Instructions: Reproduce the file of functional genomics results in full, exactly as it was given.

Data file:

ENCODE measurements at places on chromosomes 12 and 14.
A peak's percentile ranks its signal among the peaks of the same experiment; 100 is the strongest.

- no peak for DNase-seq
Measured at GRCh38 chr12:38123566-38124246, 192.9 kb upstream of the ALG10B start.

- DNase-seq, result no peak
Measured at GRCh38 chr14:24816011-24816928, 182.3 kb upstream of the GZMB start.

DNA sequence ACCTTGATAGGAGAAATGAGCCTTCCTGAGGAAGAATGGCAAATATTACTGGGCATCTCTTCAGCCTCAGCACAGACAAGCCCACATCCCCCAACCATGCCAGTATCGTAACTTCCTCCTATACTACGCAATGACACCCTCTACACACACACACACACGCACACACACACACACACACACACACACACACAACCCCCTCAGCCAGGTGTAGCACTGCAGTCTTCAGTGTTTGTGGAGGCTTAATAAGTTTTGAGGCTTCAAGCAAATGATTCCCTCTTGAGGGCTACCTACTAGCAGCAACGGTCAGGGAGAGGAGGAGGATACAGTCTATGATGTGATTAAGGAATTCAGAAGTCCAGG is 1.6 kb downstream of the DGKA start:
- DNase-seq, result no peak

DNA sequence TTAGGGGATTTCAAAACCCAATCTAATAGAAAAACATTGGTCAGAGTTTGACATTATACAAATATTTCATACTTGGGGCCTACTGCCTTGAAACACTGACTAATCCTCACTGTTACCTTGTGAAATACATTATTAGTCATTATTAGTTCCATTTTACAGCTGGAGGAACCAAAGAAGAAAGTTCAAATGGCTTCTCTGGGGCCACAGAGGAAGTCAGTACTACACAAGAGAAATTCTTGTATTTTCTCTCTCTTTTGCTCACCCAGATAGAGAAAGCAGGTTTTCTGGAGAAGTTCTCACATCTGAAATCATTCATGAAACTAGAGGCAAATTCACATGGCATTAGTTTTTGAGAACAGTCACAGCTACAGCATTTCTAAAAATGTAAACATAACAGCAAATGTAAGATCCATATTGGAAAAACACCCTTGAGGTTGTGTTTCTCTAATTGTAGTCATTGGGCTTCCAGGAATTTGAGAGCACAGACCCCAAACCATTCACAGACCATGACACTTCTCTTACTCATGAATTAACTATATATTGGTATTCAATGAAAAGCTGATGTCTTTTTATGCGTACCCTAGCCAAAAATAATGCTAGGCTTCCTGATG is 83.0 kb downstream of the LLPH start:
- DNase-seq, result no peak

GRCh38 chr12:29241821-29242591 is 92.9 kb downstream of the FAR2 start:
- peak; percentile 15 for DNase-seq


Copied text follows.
ENCODE measurements at places on chromosomes 12 and 14.
A peak's percentile ranks its signal among the peaks of the same experiment; 100 is the strongest.

- no peak for DNase-seq
Measured at GRCh38 chr12:38123566-38124246, 192.9 kb upstream of the ALG10B start.

- DNase-seq, result no peak
Measured at GRCh38 chr14:24816011-24816928, 182.3 kb upstream of the GZMB start.

DNA sequence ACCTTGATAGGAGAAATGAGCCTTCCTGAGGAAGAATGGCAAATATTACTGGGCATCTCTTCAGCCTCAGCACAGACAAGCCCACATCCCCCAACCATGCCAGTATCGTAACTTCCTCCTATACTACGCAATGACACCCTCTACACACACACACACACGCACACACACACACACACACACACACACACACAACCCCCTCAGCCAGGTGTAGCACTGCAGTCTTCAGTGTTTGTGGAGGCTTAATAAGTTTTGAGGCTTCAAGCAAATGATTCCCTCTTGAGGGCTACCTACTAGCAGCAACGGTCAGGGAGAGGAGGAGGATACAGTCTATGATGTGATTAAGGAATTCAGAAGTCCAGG is 1.6 kb downstream of the DGKA start:
- DNase-seq, result no peak

DNA sequence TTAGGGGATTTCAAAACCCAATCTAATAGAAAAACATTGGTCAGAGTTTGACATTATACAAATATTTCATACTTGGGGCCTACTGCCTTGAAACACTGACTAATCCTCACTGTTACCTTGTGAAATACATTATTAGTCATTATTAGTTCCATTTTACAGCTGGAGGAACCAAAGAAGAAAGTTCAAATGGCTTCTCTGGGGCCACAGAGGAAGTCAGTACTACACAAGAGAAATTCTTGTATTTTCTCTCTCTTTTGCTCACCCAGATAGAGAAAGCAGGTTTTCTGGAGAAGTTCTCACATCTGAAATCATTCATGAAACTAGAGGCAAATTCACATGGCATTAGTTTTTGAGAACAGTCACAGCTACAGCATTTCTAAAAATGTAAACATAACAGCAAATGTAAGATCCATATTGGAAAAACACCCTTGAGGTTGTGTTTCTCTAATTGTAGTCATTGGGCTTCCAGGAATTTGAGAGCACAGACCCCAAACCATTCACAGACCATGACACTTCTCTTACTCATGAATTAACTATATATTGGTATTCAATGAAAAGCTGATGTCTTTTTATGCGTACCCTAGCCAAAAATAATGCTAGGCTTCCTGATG is 83.0 kb downstream of the LLPH start:
- DNase-seq, result no peak

GRCh38 chr12:29241821-29242591 is 92.9 kb downstream of the FAR2 start:
- peak; percentile 15 for DNase-seq